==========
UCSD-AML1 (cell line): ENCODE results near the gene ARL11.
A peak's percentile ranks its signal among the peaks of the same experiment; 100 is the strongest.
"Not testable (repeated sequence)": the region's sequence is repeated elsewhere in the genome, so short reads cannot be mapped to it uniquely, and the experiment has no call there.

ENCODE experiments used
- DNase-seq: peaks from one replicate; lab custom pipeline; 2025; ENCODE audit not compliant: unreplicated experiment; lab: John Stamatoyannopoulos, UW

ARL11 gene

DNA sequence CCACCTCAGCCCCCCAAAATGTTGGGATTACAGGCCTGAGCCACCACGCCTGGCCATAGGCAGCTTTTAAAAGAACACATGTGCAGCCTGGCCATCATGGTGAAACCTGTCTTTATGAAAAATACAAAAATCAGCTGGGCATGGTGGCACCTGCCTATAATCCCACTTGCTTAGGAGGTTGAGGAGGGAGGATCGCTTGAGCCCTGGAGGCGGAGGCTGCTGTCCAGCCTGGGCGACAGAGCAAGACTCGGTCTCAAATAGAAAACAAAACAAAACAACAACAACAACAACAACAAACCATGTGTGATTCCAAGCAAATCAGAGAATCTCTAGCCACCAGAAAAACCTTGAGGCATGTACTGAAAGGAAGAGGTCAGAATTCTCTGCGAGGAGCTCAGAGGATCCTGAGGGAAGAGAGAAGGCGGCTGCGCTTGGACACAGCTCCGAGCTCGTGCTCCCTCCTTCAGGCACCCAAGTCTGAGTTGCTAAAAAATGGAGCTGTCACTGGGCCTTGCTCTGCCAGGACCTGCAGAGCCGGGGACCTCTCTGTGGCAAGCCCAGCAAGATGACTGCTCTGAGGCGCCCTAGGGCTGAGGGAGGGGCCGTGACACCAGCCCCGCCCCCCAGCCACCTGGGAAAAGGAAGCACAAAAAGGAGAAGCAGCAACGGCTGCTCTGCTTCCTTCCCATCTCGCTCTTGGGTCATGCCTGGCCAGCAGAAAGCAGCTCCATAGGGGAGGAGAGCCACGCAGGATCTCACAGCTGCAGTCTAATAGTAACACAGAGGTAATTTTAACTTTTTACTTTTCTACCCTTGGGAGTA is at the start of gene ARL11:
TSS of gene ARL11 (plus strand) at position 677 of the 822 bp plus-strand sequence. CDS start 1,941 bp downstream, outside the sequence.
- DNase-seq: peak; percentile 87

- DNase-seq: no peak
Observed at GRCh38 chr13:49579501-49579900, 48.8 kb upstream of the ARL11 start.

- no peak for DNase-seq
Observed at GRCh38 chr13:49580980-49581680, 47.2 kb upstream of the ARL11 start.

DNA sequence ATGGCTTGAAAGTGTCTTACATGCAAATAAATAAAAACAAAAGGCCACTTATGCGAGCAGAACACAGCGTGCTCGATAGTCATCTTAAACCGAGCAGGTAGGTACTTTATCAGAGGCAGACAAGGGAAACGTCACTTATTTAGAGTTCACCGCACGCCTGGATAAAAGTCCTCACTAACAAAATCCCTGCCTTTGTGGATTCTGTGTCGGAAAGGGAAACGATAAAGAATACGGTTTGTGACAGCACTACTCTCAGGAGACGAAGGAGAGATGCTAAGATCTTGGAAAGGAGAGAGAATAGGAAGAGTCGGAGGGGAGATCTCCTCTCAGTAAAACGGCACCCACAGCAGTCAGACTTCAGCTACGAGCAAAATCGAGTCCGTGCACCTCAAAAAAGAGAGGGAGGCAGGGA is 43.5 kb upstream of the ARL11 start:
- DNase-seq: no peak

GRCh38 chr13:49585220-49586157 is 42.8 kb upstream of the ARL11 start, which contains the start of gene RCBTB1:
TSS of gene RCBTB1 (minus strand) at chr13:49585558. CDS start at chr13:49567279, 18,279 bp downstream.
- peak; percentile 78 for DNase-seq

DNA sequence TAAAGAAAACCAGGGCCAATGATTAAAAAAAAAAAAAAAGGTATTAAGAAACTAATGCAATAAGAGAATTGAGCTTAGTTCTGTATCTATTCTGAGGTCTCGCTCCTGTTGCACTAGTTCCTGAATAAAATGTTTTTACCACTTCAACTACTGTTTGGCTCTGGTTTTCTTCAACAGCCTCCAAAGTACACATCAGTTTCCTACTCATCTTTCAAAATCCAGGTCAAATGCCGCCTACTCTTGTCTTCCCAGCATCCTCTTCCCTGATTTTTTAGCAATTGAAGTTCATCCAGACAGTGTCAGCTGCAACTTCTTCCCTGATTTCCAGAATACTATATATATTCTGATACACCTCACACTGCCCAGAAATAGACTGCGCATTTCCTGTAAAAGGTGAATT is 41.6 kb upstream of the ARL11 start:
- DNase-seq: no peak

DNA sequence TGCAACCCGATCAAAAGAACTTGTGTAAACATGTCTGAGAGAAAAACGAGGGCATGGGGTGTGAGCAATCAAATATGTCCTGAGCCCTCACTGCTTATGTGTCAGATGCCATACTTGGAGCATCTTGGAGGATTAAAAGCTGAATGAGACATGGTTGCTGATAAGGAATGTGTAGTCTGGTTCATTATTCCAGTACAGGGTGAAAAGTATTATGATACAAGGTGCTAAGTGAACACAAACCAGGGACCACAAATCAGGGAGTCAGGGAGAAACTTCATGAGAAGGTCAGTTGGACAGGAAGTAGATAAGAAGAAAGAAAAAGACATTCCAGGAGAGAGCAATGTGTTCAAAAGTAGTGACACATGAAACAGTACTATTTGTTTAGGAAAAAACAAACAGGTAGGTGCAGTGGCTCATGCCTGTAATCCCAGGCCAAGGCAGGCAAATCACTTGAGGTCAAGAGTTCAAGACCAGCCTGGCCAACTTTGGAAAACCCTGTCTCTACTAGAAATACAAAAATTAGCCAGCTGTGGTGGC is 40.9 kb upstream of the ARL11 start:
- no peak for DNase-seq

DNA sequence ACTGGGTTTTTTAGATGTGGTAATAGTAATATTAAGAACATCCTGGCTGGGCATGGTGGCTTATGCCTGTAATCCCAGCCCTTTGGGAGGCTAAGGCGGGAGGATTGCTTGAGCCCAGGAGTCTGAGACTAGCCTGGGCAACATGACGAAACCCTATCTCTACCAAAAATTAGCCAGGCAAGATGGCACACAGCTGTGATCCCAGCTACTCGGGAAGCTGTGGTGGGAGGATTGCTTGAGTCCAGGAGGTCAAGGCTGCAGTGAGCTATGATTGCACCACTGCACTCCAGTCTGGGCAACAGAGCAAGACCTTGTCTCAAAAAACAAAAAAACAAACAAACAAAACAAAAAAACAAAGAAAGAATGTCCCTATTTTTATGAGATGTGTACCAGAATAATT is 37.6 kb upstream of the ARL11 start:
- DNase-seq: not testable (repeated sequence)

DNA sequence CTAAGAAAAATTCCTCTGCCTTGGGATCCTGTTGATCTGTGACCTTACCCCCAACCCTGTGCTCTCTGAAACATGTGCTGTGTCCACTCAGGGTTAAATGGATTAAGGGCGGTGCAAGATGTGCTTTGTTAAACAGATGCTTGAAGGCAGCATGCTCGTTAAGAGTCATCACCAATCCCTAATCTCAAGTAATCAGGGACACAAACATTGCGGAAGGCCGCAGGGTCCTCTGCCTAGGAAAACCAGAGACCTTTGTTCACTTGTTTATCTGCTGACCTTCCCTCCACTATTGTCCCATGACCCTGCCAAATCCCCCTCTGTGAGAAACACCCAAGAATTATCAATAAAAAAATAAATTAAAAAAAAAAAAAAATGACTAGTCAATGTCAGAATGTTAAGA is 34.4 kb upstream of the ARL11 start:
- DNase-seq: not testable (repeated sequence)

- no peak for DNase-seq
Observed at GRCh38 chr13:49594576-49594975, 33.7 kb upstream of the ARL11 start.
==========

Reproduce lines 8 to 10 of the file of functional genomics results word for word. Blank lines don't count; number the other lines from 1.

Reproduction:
TSS of gene ARL11 (plus strand) at position 677 of the 822 bp plus-strand sequence. CDS start 1,941 bp downstream, outside the sequence.
- DNase-seq: peak; percentile 87

- DNase-seq: no peak